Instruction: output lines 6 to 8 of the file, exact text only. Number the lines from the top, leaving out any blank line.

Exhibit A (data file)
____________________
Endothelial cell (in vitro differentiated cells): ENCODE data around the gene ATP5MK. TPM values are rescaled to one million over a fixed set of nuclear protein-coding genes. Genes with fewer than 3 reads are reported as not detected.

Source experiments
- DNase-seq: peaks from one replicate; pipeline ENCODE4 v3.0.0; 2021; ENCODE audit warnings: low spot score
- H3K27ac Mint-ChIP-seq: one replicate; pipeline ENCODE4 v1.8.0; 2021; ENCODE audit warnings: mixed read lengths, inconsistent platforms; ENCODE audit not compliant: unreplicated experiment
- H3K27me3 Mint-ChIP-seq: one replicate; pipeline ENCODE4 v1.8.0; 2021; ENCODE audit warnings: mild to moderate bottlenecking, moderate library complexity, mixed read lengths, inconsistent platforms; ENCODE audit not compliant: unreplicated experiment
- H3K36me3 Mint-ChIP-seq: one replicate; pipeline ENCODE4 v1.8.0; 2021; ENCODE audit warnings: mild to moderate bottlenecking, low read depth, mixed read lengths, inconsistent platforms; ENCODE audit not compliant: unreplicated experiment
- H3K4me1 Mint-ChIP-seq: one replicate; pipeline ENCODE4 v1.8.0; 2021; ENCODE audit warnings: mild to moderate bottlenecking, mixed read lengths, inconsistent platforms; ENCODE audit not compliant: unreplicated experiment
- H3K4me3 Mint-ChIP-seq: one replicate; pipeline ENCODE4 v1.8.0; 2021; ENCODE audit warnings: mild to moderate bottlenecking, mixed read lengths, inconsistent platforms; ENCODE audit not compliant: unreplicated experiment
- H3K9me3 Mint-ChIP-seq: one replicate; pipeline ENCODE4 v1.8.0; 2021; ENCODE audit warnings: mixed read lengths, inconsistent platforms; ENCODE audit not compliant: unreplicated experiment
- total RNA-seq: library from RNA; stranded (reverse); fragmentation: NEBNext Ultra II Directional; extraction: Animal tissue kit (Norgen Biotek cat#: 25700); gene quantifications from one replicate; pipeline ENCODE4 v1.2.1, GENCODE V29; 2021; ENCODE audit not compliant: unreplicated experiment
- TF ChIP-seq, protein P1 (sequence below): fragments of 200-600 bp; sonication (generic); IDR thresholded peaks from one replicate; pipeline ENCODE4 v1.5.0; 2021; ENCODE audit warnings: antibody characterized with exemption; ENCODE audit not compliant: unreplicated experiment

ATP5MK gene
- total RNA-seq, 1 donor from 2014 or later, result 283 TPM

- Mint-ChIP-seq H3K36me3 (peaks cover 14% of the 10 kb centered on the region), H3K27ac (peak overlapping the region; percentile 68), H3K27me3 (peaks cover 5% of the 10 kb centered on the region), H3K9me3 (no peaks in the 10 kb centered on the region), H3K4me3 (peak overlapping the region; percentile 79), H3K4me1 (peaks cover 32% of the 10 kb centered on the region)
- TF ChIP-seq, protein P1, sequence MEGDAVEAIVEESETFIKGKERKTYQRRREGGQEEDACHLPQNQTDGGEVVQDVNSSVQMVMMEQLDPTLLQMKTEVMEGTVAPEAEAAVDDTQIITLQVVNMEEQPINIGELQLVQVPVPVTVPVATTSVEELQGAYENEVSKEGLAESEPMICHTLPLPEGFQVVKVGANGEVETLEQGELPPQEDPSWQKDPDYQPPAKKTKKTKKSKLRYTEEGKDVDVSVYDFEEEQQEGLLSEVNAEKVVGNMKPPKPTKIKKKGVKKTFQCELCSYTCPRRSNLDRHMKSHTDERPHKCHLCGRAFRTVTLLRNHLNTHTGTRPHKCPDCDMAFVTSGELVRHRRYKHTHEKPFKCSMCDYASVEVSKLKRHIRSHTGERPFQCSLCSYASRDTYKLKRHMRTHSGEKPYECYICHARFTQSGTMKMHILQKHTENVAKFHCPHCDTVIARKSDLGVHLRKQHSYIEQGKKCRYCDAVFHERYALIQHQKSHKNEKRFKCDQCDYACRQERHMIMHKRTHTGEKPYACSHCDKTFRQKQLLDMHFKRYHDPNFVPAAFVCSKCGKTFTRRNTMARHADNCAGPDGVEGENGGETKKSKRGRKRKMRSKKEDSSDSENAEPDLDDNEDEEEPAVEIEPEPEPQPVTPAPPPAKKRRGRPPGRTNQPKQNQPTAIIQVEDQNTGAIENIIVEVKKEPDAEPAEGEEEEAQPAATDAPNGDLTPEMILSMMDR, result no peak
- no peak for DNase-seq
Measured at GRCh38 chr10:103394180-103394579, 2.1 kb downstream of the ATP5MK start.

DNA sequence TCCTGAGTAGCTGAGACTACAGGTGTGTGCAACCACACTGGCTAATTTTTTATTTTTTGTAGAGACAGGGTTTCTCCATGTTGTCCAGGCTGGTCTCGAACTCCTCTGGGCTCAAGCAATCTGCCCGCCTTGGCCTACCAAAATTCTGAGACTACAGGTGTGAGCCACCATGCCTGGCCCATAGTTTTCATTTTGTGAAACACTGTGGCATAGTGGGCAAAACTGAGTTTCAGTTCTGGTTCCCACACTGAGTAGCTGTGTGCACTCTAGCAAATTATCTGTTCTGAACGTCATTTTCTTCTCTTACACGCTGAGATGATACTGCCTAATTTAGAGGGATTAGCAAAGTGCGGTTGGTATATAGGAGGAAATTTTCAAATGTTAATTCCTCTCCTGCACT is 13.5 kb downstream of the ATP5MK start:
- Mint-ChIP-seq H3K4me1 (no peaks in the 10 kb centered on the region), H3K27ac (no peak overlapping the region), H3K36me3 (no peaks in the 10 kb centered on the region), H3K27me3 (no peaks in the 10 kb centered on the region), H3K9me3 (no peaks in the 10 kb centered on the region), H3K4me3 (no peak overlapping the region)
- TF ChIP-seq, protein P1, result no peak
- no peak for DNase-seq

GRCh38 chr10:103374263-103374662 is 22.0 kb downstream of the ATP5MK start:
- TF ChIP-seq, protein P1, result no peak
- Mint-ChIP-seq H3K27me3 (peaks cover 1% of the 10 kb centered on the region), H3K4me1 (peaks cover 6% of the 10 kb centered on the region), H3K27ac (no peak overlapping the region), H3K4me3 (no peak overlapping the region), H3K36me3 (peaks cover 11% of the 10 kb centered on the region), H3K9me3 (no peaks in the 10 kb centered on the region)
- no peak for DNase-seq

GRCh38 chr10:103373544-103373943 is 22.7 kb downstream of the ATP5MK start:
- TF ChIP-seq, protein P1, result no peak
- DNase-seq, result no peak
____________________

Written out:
- H3K36me3 Mint-ChIP-seq: one replicate; pipeline ENCODE4 v1.8.0; 2021; ENCODE audit warnings: mild to moderate bottlenecking, low read depth, mixed read lengths, inconsistent platforms; ENCODE audit not compliant: unreplicated experiment
- H3K4me1 Mint-ChIP-seq: one replicate; pipeline ENCODE4 v1.8.0; 2021; ENCODE audit warnings: mild to moderate bottlenecking, mixed read lengths, inconsistent platforms; ENCODE audit not compliant: unreplicated experiment
- H3K4me3 Mint-ChIP-seq: one replicate; pipeline ENCODE4 v1.8.0; 2021; ENCODE audit warnings: mild to moderate bottlenecking, mixed read lengths, inconsistent platforms; ENCODE audit not compliant: unreplicated experiment